TDD and Naming: Part 2

Tests often establish example values used to compare the behavior of the system with the actual behavior indicated in the requirements. For example, if we had a system behavior that converted a temperature expressed in Fahrenheit to one expressed in Celsius, then the test that specified this might have an assertion along these lines:

assertEquals(100, converter.fahrenheitToCelsius(212));

However the use of these values directly in the assertion sidesteps an opportunity to express the meaning of those values in the specification. Why did we choose 212 and 100, specifically? If there is a reason, then we would want to capture that information as well, in order to form a more complete specification.

The creation of temporary variables, sometimes called “instrumented values” creates this opportunity. For example:

int boilingPointFahrenheit = 212;
int boilingPointCelsius = 100;
assertEquals(boilingPointCelsius, converter.fahrenheitToCelsius(boilingPointFahrenheit));

This not only captures the semantics of the test more completely, but also helps to create the separation of Given/Setup (the instrument is part of this) from the When/Trigger (the calling of the indicated method).

This also makes the test more readable as a specification.

This is Scott Bain. Visit us at

2 thoughts on “TDD and Naming: Part 2”

  1. I appreciate this reminder about using good names to clarify intent. This is simply a basic practice of good software engineering. At a higher level, it seems to me that nearly all good software engineering practices should apply equally to both TDD tests and production code.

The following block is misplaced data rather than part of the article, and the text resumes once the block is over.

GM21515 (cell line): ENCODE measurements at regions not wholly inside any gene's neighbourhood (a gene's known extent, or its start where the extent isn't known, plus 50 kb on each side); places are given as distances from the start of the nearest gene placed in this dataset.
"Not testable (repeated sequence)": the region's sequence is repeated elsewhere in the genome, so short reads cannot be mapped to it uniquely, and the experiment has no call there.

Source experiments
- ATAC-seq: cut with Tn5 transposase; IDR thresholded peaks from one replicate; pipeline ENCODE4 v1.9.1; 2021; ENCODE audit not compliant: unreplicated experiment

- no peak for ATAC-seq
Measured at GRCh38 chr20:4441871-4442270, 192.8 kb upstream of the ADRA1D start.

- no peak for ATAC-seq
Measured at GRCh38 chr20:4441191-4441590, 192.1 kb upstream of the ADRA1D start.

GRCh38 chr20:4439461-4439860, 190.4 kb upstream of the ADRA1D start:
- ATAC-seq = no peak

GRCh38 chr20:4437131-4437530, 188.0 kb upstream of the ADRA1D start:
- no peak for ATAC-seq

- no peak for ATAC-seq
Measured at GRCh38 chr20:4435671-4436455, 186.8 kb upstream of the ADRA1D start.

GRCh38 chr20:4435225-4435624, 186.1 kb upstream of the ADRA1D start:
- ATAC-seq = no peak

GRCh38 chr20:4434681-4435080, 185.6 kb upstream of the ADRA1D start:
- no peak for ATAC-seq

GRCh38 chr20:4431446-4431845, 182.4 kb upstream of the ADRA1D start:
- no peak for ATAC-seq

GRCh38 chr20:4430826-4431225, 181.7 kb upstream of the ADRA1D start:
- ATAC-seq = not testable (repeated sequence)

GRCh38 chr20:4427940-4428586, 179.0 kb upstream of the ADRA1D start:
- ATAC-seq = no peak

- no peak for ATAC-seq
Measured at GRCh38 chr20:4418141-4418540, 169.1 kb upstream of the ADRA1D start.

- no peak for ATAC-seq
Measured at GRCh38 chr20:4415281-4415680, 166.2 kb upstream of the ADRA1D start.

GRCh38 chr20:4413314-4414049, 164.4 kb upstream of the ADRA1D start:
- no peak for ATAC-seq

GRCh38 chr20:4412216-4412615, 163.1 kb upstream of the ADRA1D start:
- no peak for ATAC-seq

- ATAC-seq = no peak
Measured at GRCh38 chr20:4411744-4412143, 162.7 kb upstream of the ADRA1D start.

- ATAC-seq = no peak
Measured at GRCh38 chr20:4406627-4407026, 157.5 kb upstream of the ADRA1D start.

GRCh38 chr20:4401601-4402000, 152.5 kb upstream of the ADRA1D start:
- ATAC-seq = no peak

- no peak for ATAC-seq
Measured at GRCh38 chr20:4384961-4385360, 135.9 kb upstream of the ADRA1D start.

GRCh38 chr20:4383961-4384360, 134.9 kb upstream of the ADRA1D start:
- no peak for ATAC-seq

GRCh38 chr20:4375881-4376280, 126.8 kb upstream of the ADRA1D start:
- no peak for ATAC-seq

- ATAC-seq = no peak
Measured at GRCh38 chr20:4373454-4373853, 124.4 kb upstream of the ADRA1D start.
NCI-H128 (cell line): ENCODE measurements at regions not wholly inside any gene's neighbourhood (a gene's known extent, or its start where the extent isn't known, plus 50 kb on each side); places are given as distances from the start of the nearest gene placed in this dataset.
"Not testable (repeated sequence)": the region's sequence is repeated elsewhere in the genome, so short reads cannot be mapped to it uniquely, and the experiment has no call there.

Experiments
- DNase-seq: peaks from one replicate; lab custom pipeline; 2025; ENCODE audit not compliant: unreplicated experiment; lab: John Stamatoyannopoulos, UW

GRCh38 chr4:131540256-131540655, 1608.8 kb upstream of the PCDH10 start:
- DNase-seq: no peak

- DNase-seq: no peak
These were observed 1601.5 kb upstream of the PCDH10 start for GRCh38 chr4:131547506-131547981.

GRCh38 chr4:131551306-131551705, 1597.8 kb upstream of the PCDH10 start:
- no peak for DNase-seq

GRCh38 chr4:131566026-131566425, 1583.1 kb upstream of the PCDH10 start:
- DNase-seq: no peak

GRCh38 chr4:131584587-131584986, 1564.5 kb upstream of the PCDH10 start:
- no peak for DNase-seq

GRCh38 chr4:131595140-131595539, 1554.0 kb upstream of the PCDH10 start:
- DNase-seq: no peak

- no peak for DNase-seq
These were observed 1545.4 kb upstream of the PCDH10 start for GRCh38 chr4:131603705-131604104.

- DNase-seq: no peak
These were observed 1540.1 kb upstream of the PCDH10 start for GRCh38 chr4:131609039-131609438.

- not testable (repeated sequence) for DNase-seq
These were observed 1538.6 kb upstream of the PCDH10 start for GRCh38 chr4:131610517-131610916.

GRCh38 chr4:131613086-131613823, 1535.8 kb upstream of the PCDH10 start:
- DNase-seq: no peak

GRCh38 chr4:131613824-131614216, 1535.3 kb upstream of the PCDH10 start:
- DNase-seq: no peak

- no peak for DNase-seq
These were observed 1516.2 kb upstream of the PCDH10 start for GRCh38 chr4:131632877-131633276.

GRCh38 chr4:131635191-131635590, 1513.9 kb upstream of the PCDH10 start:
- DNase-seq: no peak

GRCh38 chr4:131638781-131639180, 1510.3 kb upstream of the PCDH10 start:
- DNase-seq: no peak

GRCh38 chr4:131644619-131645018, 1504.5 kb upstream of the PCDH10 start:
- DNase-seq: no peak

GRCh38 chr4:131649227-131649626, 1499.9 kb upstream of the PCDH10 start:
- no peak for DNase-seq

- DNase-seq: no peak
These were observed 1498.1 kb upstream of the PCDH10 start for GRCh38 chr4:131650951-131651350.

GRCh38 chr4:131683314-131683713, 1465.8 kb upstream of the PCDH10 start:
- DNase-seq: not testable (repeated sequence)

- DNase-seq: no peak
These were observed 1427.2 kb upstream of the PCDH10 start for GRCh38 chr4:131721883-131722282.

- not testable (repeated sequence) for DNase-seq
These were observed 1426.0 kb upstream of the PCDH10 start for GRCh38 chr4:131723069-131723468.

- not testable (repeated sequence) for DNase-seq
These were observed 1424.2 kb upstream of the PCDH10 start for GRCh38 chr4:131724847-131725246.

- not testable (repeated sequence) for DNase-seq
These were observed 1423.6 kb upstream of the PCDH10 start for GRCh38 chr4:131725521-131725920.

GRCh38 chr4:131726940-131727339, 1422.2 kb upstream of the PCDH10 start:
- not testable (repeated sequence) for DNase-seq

Therefore my question: Are there any Generally Accepted Software Practices (GASP) that do NOT apply to TDD tests? Off hand, I can’t think of any.

    1. In my opinion there are. I’ll give two examples.

      1) Verbose method names. In production code they are a smell of poor cohesion, and beg errors. In TDD, however, the test methods we create should create a complete narrative view of behavior, as they are part of a specification. Also, nobody will ever type them into code; they are run by an automated test-runner.
      2) Empty catch blocks. An empty catch block (“swallowing an exception”) is seem by most as a big no-no in production code, and for good reason. However, in TDD, when the system *should* throw an exception under a given circumstance, and it does, this should cause a test to pass. It should fail if the exception does not appear. I like to specify it like this:

      try {
      // some code that should throw an exception
      fail(“Exception should have been thrown and was not”);
      } catch(specifiedException) {}

      There is nothing needed in the catch block here, because the behavior (the fail) is in the try, and unit tests pass by default. I would never do such a thing in production code.

Leave a Reply

Your email address will not be published. Required fields are marked *

This site uses Akismet to reduce spam. Learn how your comment data is processed.